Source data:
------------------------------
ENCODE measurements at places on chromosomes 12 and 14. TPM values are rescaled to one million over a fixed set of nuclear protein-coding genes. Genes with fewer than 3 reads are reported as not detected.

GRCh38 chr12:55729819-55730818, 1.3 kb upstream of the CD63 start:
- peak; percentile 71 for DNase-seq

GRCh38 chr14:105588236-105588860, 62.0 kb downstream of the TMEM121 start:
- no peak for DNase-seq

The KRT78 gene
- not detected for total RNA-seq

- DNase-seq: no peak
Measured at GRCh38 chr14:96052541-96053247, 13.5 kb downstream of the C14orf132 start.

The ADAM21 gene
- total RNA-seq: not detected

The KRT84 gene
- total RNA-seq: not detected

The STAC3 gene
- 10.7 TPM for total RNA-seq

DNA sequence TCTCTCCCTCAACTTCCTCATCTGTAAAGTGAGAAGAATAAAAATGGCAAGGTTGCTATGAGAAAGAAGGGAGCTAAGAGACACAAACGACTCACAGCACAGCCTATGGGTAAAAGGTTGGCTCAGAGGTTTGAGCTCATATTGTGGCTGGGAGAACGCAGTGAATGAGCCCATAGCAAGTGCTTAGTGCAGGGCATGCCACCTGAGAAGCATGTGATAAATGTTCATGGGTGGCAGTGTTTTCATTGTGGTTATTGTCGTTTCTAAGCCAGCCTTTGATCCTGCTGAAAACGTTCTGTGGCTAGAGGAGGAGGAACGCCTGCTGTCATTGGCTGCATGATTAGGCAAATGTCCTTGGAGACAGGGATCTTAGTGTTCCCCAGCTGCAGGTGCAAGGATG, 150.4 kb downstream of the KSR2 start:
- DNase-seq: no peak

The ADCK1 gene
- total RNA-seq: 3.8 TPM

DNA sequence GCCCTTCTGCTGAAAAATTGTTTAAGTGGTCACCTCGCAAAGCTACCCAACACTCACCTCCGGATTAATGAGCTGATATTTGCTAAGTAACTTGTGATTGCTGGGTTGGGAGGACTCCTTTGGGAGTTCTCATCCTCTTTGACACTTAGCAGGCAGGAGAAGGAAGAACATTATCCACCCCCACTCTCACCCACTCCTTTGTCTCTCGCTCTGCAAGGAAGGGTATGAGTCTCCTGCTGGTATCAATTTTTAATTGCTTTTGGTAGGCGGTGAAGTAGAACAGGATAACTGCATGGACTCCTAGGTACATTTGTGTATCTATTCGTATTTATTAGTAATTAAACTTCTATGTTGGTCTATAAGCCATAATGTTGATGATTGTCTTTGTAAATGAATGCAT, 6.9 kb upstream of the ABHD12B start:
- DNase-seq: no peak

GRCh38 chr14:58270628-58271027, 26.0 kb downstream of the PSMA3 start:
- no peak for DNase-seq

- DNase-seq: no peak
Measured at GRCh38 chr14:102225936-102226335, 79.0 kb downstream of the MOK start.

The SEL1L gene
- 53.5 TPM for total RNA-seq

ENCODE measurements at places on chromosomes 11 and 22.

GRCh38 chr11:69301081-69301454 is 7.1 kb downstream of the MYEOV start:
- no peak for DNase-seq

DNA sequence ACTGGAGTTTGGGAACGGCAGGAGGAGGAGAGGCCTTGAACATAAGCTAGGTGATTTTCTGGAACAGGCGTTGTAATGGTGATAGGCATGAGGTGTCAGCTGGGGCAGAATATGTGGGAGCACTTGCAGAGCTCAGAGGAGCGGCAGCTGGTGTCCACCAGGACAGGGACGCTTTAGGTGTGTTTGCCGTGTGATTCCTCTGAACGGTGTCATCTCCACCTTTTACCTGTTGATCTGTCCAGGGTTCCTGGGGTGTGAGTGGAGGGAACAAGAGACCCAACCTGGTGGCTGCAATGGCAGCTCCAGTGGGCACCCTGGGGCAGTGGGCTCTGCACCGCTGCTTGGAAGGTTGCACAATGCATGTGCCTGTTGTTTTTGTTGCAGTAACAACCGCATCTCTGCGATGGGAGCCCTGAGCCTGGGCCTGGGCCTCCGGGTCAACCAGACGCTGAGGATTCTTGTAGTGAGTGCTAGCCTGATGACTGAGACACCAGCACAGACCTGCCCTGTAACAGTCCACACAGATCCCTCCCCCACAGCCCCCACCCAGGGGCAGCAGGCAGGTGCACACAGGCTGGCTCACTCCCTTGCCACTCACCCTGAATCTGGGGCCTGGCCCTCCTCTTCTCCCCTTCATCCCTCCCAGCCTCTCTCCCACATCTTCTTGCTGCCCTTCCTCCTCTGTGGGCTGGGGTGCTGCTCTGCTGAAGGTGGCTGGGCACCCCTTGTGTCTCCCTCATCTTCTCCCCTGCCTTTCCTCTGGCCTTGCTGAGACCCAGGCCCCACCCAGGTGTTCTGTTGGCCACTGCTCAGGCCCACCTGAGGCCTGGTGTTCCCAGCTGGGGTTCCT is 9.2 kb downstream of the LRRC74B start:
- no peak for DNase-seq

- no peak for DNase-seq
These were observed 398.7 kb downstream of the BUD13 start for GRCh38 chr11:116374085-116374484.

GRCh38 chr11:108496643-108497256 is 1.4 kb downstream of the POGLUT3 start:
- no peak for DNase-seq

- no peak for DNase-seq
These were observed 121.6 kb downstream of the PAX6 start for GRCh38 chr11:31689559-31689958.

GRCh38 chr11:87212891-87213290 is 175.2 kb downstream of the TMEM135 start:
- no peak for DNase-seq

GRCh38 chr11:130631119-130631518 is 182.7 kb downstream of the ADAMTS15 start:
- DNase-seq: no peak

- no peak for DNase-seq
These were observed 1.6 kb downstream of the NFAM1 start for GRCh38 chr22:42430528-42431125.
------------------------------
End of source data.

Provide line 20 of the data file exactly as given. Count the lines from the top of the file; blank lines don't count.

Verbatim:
DNA sequence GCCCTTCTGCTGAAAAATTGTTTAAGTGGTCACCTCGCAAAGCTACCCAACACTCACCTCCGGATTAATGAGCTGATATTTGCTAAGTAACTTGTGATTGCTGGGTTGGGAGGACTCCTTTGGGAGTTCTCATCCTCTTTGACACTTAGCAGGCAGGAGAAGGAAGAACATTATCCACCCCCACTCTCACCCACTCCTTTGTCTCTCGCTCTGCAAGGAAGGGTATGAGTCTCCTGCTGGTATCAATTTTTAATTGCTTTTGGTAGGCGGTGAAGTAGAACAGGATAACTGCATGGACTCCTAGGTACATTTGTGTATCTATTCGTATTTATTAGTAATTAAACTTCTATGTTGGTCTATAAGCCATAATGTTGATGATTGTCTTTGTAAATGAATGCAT, 6.9 kb upstream of the ABHD12B start: